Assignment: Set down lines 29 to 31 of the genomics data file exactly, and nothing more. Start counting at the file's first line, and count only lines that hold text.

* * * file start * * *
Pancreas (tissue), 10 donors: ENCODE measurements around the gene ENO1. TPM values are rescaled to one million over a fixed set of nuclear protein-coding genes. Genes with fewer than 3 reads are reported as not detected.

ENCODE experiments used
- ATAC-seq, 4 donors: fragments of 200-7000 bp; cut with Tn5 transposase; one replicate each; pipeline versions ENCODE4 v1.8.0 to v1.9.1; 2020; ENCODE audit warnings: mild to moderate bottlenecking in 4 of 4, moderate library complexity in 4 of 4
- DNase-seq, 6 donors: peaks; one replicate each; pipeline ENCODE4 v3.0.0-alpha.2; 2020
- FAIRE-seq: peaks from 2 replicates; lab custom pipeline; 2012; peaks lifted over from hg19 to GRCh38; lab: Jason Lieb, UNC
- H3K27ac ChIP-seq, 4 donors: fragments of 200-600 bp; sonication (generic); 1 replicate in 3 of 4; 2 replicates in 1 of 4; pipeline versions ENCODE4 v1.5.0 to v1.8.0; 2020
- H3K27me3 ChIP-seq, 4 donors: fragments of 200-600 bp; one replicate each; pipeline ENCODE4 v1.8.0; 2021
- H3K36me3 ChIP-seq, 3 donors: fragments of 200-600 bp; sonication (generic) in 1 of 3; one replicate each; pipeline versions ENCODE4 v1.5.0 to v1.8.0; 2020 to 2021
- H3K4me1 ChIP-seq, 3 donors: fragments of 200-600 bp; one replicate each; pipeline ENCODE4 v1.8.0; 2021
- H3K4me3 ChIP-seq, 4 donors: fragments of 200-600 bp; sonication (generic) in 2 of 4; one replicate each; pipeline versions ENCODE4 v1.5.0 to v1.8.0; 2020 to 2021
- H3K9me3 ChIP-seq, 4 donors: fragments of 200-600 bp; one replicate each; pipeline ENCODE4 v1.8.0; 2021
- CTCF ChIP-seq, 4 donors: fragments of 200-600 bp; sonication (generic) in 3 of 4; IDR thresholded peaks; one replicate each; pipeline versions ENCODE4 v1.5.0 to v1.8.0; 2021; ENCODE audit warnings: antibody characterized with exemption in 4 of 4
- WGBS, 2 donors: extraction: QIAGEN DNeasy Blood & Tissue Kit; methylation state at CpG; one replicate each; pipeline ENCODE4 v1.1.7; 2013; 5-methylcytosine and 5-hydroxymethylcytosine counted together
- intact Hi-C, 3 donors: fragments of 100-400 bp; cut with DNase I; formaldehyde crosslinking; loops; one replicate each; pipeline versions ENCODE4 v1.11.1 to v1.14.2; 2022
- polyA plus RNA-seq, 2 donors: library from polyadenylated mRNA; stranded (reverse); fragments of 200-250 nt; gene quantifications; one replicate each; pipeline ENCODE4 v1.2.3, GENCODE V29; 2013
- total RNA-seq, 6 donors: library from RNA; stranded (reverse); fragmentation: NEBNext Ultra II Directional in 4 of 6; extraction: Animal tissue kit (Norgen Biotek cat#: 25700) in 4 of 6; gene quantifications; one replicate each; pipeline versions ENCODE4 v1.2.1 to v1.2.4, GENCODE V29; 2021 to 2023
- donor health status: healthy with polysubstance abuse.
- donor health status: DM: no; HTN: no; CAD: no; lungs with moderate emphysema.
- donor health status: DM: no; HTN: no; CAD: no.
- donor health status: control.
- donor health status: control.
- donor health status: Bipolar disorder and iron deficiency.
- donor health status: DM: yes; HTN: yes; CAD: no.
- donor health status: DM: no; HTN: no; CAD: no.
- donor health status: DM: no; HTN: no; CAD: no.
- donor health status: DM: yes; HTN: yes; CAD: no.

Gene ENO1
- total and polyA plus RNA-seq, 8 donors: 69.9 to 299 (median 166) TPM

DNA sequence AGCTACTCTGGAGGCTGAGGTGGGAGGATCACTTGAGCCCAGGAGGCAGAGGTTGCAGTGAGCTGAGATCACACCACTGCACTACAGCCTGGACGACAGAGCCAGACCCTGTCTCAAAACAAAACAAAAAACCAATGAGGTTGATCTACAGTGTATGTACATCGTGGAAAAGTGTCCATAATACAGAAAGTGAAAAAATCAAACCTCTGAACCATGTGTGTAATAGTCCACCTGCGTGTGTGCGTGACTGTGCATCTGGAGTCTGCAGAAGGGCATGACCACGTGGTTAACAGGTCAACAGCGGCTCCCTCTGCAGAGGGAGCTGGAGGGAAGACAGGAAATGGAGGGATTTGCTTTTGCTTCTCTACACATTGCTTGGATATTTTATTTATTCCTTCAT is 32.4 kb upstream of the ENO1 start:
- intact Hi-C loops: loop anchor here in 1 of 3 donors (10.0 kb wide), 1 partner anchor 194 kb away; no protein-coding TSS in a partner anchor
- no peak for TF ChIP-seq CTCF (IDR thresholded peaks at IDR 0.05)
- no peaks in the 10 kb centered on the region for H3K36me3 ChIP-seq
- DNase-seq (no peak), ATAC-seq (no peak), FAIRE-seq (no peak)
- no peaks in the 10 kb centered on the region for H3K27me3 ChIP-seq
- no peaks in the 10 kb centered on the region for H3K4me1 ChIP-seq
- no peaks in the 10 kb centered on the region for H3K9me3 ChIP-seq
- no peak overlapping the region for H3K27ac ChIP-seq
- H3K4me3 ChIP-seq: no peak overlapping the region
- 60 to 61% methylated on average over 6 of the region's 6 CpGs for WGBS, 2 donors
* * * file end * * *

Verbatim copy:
DNA sequence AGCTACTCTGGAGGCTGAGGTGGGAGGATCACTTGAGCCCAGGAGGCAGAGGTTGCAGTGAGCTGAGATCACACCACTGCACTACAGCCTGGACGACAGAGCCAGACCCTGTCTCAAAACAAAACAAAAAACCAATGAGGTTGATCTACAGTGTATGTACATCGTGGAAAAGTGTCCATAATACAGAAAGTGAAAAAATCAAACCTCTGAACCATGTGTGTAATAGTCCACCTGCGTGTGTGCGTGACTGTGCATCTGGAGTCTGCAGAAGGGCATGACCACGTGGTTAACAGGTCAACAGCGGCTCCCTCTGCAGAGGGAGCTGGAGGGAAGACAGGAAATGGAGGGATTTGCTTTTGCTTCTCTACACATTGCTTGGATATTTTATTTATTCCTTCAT is 32.4 kb upstream of the ENO1 start:
- intact Hi-C loops: loop anchor here in 1 of 3 donors (10.0 kb wide), 1 partner anchor 194 kb away; no protein-coding TSS in a partner anchor
- no peak for TF ChIP-seq CTCF (IDR thresholded peaks at IDR 0.05)